In statistical analysis of categorical data, an evenness index such as E 3 in Table 1 has been used as a measure of variation and referred to as the index of qualitative variation (IQV) (e.g., Mueller and Schuessler 1977, pp. 175–181; Reynolds 1984, pp. 61–64). For such measurement, the fact that the normalized E 3 [0, 1] depends on the number of categories S does not appear to be much of an issue of concern, while papers on biological evenness seem to have made the dependence on S into an unnecessary issue. Just as it is for a measure of qualitative variation, inclusion of S into the formulation of E [0, 1], besides the ease of interpretation, is precisely for the purpose of obtaining an evenness index that can be used to compare the evenness of different species distributions of differing S.

One type of situation in which there is reason for genuine concern about E depending on species richness is when the relative species frequencies p i  = n i /N (i = 1, …, S) and sample size \( N={\displaystyle \sum_{i=1}^S{n}_i} \) are based on random observations from a population of species and when the computed (sample) value E(n 1/N, …, n S /N) is used to make statistical inferences about the corresponding unknown population index E p . Such statistical inferences would include (a) the use of the sample value of E as an appropriate estimate of E p and (b) the construction of confidence intervals for E p . However, the necessary conditions for making such statistical inferences are rarely met in biological studies. It is typical for such sampling data that neither the total number of species S p in the defined population nor all the specific types of species are known, with S < S p and S depending to some extent on the sample size N. It is then most prudent to confine the evenness measurement to the sample itself.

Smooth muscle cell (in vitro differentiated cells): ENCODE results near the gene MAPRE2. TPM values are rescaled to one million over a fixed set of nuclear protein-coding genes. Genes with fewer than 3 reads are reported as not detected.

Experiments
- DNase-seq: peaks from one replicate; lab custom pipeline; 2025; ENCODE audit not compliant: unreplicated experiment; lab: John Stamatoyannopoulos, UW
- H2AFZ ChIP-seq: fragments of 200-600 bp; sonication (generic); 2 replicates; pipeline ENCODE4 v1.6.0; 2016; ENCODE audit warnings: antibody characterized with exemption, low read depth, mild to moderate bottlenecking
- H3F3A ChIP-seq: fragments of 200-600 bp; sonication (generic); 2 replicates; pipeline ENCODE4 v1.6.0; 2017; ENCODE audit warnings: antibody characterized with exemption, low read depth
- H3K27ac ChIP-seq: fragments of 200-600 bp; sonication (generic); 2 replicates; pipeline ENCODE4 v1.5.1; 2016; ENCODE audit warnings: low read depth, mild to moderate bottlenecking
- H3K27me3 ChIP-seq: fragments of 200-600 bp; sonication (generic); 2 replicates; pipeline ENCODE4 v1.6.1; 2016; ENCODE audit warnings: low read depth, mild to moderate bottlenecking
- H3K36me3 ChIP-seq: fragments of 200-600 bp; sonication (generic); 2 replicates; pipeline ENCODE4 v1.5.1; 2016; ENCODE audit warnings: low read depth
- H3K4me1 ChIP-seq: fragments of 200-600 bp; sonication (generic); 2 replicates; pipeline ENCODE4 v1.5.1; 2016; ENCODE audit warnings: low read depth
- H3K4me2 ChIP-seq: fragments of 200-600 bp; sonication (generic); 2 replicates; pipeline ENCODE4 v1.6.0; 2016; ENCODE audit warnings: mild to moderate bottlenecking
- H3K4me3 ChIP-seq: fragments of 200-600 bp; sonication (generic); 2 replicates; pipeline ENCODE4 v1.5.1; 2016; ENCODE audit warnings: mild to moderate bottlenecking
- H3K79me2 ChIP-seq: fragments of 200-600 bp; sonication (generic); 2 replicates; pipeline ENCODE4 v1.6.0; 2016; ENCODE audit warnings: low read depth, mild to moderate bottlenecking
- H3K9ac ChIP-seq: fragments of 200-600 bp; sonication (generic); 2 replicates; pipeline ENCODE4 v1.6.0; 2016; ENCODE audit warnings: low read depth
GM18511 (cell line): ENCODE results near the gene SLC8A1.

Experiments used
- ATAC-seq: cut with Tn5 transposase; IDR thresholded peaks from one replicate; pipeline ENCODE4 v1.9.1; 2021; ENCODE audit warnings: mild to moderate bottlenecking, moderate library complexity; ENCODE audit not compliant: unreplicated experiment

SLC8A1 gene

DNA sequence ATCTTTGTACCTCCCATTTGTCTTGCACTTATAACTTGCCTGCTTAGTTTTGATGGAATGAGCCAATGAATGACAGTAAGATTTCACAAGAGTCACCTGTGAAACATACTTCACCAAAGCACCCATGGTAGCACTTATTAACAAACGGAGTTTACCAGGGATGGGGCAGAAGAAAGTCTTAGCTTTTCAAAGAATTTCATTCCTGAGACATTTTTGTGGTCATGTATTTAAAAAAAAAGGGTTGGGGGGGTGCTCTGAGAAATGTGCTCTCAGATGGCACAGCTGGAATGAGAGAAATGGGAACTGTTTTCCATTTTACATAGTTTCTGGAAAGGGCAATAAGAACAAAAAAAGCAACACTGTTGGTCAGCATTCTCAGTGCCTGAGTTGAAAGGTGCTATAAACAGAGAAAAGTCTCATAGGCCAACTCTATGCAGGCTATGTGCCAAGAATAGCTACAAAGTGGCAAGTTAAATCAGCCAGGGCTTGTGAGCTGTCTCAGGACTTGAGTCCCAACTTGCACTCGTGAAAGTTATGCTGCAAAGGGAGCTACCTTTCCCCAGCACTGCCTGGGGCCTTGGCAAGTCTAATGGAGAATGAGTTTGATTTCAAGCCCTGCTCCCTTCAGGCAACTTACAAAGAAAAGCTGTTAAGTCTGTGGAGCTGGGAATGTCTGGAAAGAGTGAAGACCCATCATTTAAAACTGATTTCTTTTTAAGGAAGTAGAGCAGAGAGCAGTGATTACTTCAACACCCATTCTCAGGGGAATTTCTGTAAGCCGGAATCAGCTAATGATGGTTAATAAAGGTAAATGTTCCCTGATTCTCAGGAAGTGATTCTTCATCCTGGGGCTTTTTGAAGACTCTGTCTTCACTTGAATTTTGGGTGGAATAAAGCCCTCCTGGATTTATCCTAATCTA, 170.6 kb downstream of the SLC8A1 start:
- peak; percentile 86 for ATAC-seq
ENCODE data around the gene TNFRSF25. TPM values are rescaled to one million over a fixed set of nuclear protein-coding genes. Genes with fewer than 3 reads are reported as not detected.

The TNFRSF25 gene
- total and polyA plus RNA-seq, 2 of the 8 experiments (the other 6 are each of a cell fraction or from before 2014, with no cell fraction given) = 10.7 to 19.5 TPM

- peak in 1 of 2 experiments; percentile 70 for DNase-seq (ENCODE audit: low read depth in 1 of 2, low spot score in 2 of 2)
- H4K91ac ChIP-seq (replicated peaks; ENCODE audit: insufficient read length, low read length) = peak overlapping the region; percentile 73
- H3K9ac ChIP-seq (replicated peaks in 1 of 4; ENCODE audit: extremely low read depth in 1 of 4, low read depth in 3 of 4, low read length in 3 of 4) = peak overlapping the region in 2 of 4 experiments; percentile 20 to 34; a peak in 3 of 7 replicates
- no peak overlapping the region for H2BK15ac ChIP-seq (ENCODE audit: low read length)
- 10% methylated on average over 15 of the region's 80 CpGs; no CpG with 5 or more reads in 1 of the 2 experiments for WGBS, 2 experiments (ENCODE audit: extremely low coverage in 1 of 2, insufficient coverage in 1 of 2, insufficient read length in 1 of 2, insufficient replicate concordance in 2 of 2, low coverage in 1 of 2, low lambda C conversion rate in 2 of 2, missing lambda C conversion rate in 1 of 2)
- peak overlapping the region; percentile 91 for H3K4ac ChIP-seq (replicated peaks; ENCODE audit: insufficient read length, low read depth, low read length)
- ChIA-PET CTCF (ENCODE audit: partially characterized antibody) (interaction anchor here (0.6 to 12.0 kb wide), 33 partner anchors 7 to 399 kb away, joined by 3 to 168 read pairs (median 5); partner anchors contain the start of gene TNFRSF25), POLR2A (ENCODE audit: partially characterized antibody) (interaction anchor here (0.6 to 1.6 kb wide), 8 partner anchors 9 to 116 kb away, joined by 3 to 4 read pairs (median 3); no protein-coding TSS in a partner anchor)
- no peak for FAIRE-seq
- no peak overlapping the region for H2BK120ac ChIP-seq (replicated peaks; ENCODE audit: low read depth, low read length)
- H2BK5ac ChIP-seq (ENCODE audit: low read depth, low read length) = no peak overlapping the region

Replication principle

A measurement property that has also been referred to as the “replication property” or “replication principle” was introduced by Dalton (1920) for the measurement of economic inequality. Thus, if (x 1, …, x n ) denotes the set of incomes of n individuals and if another set of identical incomes for n other individuals are combined to produce the set of incomes (x 1, x 1, x 2, x 2, …, x n , x n ) for 2n individuals, then a measure of income inequality should have the same value for (x 1, x 1, …, x n , x n ) as for (x 1, …, x n ). Any number of such replications should produce the same result. Dalton (1920) called this the “principle of proportionate additions to persons”, while others (e.g., Cowell 2011, pp. 63–64) have referred to it as the “principle of population”. The term “replication” property or principle, as also used for biological evenness measures (e.g., Taillie 1979; Tuomisto 2012), would seem to be most descriptive and will be used here.